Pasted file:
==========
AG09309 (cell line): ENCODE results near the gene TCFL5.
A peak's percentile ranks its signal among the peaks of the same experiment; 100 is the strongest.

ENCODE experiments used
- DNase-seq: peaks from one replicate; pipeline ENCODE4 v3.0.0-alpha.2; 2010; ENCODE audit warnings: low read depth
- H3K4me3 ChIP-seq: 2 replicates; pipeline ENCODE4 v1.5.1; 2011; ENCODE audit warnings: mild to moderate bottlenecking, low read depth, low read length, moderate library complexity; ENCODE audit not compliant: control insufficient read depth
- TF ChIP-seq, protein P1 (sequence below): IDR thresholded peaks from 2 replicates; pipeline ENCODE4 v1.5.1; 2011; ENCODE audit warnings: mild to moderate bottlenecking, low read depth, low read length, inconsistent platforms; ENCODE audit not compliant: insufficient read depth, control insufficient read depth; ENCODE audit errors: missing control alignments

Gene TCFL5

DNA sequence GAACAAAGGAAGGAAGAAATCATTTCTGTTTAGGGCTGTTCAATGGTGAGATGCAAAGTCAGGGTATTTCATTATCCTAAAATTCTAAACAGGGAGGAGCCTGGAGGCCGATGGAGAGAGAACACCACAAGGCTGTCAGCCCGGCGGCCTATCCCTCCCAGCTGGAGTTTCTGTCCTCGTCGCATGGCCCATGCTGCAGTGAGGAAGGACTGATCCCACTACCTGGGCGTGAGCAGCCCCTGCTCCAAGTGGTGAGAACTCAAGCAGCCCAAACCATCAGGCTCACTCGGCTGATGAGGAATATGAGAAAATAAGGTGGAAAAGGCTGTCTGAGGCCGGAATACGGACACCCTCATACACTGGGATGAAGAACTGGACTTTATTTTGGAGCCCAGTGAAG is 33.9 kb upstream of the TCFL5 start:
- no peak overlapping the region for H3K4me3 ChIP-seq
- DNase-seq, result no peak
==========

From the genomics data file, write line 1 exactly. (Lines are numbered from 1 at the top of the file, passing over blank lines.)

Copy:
AG09309 (cell line): ENCODE results near the gene TCFL5.